This judge should go to prison for the thousands of young lives he destroyed with his money making scheme to send kids to detention facilities while he was paid millions in commission (20 people were in on the deal, including a school superintendent).

There are strong arguments to be made for separating private enterprise and policing and punishment, not the least of which Michael T Conahan has proven beyond mere words (2.8 million dollars in commissions).

I can tolerate the stealing of money but I am not able to stand by and watch children denied their youth because those of us that vote (and run this nation) don’t see the connection between healthy institutions and healthy children.

It is up to us as citizens to have the depth of understanding and concern with our community to see how what happened in Pennsylvania is happening by degrees to youth throughout our state and our nation (just without the commissions).

We have not yet fully understood and agreed that healthy youth make healthy adults and citizens, and that ensuring that youth have a solid chance to be healthy is worth the investment.

Until that happens, we will continue to underfund programs that help struggling children and families with health and mental health and live with the results that we have been getting for so many years. I draw your attention to the ACE study in Ramsey County that points out the great majority of violence and serious crime committed by juveniles in St Paul was committed by youth from three or four percent of the families in the community

Helping these children helps us all. Better schools, safer streets, a more educated work force, and healthier communities (less frightening newspapers and TV news).

Let’s get behind this; Denounce the cuts in programs (it won’t save money in the long run) Vote for the people that understand the value of healthy youth and families.

Philadelphia Inquirer Posted Friday April 30 2010

Ex-judge pleads guilty in Luzerne ‘kids-for-cash’ scandal

By Trish Wilson
Inquirer Staff Writer

One of two judges at the center of the Luzerne County “kids-for-cash” scandal entered a guilty plea Thursday to one count of racketeering conspiracy, a charge that carries a sentence of up to 20 years’ imprisonment.
As part of his plea agreement, Michael T. Conahan, former president judge of Luzerne County, will also face a maximum $250,000 fine and is to acknowledge his guilt in a labyrinthine scheme that allegedly sent thousands of teenagers to jail – some for minor infractions – in exchange for money.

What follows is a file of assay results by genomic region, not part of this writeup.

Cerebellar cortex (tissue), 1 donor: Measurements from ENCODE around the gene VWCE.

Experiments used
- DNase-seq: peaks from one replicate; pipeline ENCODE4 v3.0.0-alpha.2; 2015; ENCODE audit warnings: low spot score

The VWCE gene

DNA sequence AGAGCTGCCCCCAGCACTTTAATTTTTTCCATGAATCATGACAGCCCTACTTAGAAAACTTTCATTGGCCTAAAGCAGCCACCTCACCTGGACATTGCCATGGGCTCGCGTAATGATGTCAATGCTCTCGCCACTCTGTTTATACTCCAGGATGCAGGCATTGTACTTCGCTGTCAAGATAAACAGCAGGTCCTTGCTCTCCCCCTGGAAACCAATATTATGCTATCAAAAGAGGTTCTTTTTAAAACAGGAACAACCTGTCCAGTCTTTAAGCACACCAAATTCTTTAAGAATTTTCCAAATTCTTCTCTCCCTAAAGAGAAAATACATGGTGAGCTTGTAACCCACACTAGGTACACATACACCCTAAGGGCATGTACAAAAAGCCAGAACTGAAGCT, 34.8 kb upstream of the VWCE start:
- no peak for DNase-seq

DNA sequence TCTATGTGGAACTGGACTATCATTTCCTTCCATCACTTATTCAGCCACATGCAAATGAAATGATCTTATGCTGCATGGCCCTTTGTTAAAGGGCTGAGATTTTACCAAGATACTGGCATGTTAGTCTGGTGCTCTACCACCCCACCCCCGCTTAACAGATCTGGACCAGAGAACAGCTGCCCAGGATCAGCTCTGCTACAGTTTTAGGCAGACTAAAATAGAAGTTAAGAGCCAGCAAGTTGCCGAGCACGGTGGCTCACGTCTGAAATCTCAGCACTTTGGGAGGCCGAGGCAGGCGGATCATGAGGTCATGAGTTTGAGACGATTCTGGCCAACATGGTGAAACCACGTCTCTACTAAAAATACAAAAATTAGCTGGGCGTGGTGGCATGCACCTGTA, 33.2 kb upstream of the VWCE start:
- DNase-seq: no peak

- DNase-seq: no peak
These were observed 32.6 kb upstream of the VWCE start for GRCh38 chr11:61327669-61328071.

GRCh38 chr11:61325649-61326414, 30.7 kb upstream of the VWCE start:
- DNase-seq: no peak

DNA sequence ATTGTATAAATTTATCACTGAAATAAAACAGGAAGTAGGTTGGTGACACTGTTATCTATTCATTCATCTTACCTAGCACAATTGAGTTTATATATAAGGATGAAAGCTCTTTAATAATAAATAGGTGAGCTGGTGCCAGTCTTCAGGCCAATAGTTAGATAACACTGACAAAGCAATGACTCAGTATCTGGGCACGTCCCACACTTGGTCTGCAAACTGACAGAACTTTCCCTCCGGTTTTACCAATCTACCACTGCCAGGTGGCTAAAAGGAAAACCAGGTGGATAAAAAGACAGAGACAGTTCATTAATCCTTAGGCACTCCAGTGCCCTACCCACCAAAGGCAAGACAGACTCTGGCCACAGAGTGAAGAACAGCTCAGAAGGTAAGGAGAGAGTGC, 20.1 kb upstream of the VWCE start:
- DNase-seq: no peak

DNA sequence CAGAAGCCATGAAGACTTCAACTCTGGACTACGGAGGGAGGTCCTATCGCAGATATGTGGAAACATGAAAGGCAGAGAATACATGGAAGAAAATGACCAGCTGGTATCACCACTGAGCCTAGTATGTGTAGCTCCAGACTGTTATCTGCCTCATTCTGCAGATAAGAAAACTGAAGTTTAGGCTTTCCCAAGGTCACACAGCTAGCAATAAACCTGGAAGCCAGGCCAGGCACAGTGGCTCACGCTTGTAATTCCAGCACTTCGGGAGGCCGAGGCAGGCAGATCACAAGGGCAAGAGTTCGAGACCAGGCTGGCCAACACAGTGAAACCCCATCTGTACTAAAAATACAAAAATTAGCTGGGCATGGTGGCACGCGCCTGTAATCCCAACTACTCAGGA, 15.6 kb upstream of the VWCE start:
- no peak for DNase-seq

The agreement also requires Conahan, 58, to give up his license to practice law.

He and Judge Mark A. Ciavarella Jr. were indicted in September 2009 on charges that they conspired to send young defendants to two detention facilities for $2.8 million, the indictment says.

Ciavarella’s lawyer, Al Flora Jr., told the Associated Press on Thursday that his client had no plans to plead guilty. “He’s going to trial,” Flora said.

Both former judges previously pleaded guilty to fraud and tax evasion in exchange for 87-month prison terms, well below federal guidelines. Senior U.S. District Judge Edwin M. Kosik rejected that deal last summer, saying neither man had fully admitted his misdeeds.

The plea that Conahan entered Thursday in federal court in Scranton is “open,” meaning the sentence is to be determined by a judge and not by a prearranged agreement between the U.S. Attorney’s Office and Conahan’s defense team.

That lawyer, Arthur Donato Jr. of Media, declined to discuss the guilty plea. “I just don’t think it’s appropriate to comment on the filing of a plea agreement publicly,” he said.

Some found the plea surprising.

“It is yet another novel development along the road to whatever road we’re on,” remarked Marsha Levick, chief counsel for the Juvenile Law Center in Philadelphia, which sued on behalf of about 4,500 young defendants who appeared before Ciavarella between 2003 and 2008.

Levick said Conahan’s plea agreement was so vague that she could not determine exactly what part of the Racketeer Influenced and Corrupt Organizations (RICO) Act it referred to.

“He pleaded guilty to one count of RICO, but we don’t know any of the details of what conduct he is admitting he engaged in,” Levick said.

Nevertheless, she said, the acknowledgment of guilt is one she expects may help her in the continuing civil suit.

“I assume he made a calculation that pleading now was in his interest,” she added.

Other lawyers familiar with the case said the plea could have ripple effects in the long-running federal corruption investigation in Luzerne County.

“He’s just opened himself up completely to what the court wants to do to him,” said former prosecutor L. George Parry, a Philadelphia-based lawyer.

“If I had to bet, I would bet that he’s worked out a deal with the feds, he resigns from the bar, he testifies in hopes of mitigation of his sentence, and tries to minimize the damage as much as possible. But that’s all speculation.”

Parry noted that if Conahan were cooperating, he could be of great value.

“If you put it in the context of the overall investigation that’s under way now, the FBI has been very active up there,” he said. “And the way it works now with sentencing guidelines and the government is, you really want to be the first in the door to get the best deal.”

More than 20 people have been caught up in the investigation, including a school superintendent, a third county judge, four courthouse officials, and five school board members.

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1 Comment

  1. I believe strongly in your position on the shameful profit being made off the backs of neglected and abused children. It is nothing less than a national disgrace. I am currently chair of the Sonoma County (CA) Juvenile Justice Commission and am interested in communicating with more people serving on similar types of commissions.

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